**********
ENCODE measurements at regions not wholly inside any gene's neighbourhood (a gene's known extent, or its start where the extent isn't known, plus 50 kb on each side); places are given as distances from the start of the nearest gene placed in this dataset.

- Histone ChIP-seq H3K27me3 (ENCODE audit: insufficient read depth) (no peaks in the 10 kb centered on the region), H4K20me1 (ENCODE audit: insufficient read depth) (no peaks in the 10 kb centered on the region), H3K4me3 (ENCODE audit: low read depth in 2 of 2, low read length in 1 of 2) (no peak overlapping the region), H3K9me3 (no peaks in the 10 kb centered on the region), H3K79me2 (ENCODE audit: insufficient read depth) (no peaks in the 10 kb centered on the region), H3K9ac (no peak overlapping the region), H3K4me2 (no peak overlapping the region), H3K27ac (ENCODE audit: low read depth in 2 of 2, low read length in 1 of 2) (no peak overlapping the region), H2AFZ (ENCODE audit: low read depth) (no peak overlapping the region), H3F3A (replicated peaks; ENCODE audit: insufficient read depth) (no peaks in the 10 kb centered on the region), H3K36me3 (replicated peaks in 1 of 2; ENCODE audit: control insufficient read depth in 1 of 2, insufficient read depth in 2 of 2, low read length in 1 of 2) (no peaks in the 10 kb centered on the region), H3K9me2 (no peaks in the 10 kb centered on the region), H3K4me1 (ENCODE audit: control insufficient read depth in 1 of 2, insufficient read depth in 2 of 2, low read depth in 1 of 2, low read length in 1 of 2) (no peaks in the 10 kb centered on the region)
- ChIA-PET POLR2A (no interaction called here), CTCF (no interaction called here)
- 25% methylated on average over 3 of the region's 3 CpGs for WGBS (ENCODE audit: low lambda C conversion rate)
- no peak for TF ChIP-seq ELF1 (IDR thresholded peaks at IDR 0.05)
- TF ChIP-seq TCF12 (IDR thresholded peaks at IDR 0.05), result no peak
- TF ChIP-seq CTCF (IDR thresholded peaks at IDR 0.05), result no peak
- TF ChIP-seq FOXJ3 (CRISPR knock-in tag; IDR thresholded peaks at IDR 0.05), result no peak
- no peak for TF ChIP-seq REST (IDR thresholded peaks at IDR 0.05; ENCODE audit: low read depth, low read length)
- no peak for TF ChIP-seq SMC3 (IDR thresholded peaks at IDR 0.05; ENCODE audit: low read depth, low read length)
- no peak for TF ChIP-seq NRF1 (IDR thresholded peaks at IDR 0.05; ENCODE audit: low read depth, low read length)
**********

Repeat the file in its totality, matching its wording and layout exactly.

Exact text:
ENCODE measurements at regions not wholly inside any gene's neighbourhood (a gene's known extent, or its start where the extent isn't known, plus 50 kb on each side); places are given as distances from the start of the nearest gene placed in this dataset.

- Histone ChIP-seq H3K27me3 (ENCODE audit: insufficient read depth) (no peaks in the 10 kb centered on the region), H4K20me1 (ENCODE audit: insufficient read depth) (no peaks in the 10 kb centered on the region), H3K4me3 (ENCODE audit: low read depth in 2 of 2, low read length in 1 of 2) (no peak overlapping the region), H3K9me3 (no peaks in the 10 kb centered on the region), H3K79me2 (ENCODE audit: insufficient read depth) (no peaks in the 10 kb centered on the region), H3K9ac (no peak overlapping the region), H3K4me2 (no peak overlapping the region), H3K27ac (ENCODE audit: low read depth in 2 of 2, low read length in 1 of 2) (no peak overlapping the region), H2AFZ (ENCODE audit: low read depth) (no peak overlapping the region), H3F3A (replicated peaks; ENCODE audit: insufficient read depth) (no peaks in the 10 kb centered on the region), H3K36me3 (replicated peaks in 1 of 2; ENCODE audit: control insufficient read depth in 1 of 2, insufficient read depth in 2 of 2, low read length in 1 of 2) (no peaks in the 10 kb centered on the region), H3K9me2 (no peaks in the 10 kb centered on the region), H3K4me1 (ENCODE audit: control insufficient read depth in 1 of 2, insufficient read depth in 2 of 2, low read depth in 1 of 2, low read length in 1 of 2) (no peaks in the 10 kb centered on the region)
- ChIA-PET POLR2A (no interaction called here), CTCF (no interaction called here)
- 25% methylated on average over 3 of the region's 3 CpGs for WGBS (ENCODE audit: low lambda C conversion rate)
- no peak for TF ChIP-seq ELF1 (IDR thresholded peaks at IDR 0.05)
- TF ChIP-seq TCF12 (IDR thresholded peaks at IDR 0.05), result no peak
- TF ChIP-seq CTCF (IDR thresholded peaks at IDR 0.05), result no peak
- TF ChIP-seq FOXJ3 (CRISPR knock-in tag; IDR thresholded peaks at IDR 0.05), result no peak
- no peak for TF ChIP-seq REST (IDR thresholded peaks at IDR 0.05; ENCODE audit: low read depth, low read length)
- no peak for TF ChIP-seq SMC3 (IDR thresholded peaks at IDR 0.05; ENCODE audit: low read depth, low read length)
- no peak for TF ChIP-seq NRF1 (IDR thresholded peaks at IDR 0.05; ENCODE audit: low read depth, low read length)